R. Emmet Sweeney’s profile of William Witney goes beyond just signing on to Tarantino’s endorsement. He paints the picture of a young man lucky enough to be in the right place at the right time—when your coworkers could include Yakima Canutt, and a friendly visit to Busby Berkeley’s set could show you a whole new way to choreograph movie action—but ambitious and creative enough to keep pressing on for decades, tossing out inventive picture after inventive picture to no one’s particular notice.
Sweeney’s also over at Movie Morlocks, discussing five Delmer Daves films. Nothing wrong at all with his brief appraisals, but the Daves articles you must read are at Criterion’s website, where Kent Jones writes beautifully on Jubal and 3:10 to Yuma, finding in both a transcendentalist strain that speaks of the director’s “steadfast dedication and moving attunement to the very best in people.”
“Scott did not concentrate on set pieces so much as approach an entire film with a tonality that extended to cutaways and connecting shots, all of which were dealt with at the same register of glossy enormity, so the opening of a car door exuded the same visual verve and finesse as any larger action scene.” Joseph Bevan’s take on Tony Scott balances admiration for his expressionistic, experimental visuals with dismay at his callous disregard for narrative, character, or decency.
Now that they’re putting out a print edition, La Furia Umana is offering less content on their website, but what’s there is still often fine. The current issue pays marvelously schizophrenic tribute to George Cukor and Abel Ferrara; Dan Sallitt’s reprinted LA Reader obituary and Marilyn Ann Moss’s look at the lifelong friendship between Cukor and Katharine Hepburn are part of the former; Brad Stevens finds the latter offering his characters a respect and autonomy that’s positively Jamesian; and Daisuke Akasaka bridges the gap reviewing the commonalities between Two-Faced Woman and Dangerous Game. (The latter is one of those articles that betrays the multilingual journal’s occasional struggles with English translations.)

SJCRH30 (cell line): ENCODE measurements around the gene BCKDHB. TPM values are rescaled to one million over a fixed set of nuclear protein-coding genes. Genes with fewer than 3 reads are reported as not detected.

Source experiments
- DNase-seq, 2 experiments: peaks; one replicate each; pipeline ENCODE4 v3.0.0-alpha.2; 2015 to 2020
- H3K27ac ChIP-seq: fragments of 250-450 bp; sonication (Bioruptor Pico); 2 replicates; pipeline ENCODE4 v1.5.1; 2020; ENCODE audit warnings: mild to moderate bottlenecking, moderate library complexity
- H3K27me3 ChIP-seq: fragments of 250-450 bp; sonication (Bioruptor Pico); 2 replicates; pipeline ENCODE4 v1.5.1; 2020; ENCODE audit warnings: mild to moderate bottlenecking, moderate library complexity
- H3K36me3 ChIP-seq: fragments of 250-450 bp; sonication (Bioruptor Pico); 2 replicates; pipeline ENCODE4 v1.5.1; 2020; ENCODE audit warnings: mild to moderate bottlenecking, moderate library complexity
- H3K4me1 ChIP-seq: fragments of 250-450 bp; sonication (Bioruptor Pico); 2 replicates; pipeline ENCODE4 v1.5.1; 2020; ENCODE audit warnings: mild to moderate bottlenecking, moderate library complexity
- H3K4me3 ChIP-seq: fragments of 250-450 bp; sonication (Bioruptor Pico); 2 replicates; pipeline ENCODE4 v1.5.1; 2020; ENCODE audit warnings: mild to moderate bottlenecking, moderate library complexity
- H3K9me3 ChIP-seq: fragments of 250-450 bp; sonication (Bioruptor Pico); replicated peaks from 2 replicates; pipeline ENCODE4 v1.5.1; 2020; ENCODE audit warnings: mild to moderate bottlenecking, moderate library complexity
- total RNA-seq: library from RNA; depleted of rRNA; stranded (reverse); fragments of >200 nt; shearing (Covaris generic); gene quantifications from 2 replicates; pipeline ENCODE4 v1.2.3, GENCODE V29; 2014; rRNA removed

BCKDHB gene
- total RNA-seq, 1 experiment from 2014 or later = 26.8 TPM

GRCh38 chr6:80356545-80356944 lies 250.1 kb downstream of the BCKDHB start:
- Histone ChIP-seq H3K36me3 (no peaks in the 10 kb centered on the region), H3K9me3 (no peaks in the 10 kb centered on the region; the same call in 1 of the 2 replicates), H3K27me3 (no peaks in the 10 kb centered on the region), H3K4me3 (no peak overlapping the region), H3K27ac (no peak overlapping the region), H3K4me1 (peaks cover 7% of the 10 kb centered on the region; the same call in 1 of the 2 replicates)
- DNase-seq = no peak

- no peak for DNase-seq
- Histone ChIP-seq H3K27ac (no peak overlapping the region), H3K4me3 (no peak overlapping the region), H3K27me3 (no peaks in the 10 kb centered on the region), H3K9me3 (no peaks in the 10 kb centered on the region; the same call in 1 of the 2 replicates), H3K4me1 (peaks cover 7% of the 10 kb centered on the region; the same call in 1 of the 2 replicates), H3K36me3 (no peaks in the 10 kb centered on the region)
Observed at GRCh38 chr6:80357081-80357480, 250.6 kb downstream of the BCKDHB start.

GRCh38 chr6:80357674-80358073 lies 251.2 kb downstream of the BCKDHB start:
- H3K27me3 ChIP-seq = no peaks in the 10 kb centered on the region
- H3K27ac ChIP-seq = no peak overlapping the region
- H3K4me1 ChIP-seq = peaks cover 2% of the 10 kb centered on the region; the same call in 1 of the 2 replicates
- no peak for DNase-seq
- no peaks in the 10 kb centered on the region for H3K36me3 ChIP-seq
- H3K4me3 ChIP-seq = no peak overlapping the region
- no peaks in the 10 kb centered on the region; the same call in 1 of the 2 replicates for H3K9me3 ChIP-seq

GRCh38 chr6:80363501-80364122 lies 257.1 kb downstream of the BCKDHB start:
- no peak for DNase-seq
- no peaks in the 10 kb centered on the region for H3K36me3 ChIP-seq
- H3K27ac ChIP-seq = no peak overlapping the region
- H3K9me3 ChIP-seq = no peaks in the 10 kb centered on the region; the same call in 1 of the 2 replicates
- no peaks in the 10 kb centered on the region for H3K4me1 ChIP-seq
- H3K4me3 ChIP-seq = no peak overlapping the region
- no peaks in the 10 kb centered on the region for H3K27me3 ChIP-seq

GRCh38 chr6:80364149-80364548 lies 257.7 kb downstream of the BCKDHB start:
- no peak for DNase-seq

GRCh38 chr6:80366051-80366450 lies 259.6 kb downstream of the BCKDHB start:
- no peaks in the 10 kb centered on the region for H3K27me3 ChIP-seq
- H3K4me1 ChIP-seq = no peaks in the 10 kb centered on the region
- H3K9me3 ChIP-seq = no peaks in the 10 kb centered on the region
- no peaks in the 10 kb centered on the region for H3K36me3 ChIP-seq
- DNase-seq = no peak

“She’s young, she’s in high school, she’s sexually active, she’s taking drugs, she’s crying out for help.” “Well damn Cooper, that really narrows it down, you’re talking about half the high school girls in America.” Calum Marsh makes the case for Twin Peaks: Fire Walk with Me as Lynch’s masterpiece.
Tracing all the projects Terrence Malick worked on during his two-decade hiatus—from vague rumors to films that fell through at the last minute—the LA Review’s Michael Nordine does the great good service of reminding everyone that refusing to do press is not the same as being a weirdo recluse.
For Michael Koresky, 1975’s a good year to study the various uses of the zoom, in Altman (natch), Kubrick, and Spielberg.
Speaking of, Sam Peckinpah reveals the secret history of Robert Altman, in what must be one of the weirder letters to the editor Playboy ever published. (It’s conceivable the composition involved copious amounts of alcohol.) Via David Hudson.
Greta Gerwig’s breakdown of each of the 42 takes she ran through for a 28-second scene in Frances Ha—a reserved performance overcompensated in the angry follow-up, the shifts necessary to maintain delicate calibration with her costar—is a vivid picture of the actor’s job
“Effortless cool is redundant. If you’re trying, you’re by definition failing.” Yes, of course that’s from an article about Robert Mitchum; a fine one, billed as the first part of three, by Imogen Smith.